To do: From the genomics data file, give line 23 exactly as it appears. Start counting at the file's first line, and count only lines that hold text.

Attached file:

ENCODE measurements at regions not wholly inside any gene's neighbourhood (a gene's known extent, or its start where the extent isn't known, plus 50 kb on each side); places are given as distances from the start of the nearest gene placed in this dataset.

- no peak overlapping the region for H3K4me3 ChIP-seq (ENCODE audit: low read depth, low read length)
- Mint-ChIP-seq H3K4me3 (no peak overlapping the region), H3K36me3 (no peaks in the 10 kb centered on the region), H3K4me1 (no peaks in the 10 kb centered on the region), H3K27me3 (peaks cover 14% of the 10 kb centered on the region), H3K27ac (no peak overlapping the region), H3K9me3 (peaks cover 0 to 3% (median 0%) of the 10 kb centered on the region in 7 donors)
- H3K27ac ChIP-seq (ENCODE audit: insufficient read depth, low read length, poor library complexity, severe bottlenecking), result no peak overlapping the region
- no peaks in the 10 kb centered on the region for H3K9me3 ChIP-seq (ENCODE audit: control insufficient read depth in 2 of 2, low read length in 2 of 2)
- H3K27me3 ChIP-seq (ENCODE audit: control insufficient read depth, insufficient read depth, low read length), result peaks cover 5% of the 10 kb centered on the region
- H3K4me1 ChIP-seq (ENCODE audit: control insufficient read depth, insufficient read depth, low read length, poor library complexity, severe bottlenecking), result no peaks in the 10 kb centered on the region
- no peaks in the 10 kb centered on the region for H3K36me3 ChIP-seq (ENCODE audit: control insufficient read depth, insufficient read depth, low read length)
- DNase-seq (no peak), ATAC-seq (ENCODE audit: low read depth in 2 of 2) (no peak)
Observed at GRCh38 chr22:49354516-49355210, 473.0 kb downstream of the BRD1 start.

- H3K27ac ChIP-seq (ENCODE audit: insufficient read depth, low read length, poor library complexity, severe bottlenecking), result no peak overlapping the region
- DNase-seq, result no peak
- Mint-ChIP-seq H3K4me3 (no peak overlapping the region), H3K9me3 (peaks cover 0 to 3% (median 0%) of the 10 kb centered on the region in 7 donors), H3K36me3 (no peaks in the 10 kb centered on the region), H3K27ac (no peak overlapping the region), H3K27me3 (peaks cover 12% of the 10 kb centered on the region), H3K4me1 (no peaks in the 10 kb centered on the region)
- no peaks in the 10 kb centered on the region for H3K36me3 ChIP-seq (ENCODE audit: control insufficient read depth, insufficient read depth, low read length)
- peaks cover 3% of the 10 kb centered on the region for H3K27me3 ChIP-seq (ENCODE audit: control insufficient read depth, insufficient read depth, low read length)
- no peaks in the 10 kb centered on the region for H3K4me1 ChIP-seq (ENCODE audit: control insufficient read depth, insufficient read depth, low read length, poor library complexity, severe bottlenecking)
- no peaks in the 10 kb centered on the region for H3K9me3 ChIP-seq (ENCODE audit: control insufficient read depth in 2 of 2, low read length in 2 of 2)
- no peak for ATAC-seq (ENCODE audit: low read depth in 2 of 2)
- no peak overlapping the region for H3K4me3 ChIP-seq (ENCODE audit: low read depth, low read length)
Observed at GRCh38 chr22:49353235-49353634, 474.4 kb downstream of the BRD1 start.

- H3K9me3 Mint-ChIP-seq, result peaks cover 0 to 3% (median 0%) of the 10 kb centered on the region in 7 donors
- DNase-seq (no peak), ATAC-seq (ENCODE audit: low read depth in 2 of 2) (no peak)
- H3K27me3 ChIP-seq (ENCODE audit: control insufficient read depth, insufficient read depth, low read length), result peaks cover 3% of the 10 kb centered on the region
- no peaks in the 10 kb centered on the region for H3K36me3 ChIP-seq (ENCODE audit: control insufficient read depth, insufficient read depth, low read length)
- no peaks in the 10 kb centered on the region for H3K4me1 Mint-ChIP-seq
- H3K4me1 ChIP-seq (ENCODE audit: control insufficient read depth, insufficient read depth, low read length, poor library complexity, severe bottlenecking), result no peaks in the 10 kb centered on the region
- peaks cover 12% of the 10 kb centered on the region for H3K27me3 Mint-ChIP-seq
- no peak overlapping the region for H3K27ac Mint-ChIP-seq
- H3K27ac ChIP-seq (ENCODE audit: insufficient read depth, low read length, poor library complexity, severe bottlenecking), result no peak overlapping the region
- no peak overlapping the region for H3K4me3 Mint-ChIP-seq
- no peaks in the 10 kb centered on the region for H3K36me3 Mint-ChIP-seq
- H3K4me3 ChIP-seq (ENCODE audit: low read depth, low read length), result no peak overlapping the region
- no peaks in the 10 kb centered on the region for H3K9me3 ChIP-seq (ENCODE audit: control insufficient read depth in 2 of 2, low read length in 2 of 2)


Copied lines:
- H3K27me3 ChIP-seq (ENCODE audit: control insufficient read depth, insufficient read depth, low read length), result peaks cover 3% of the 10 kb centered on the region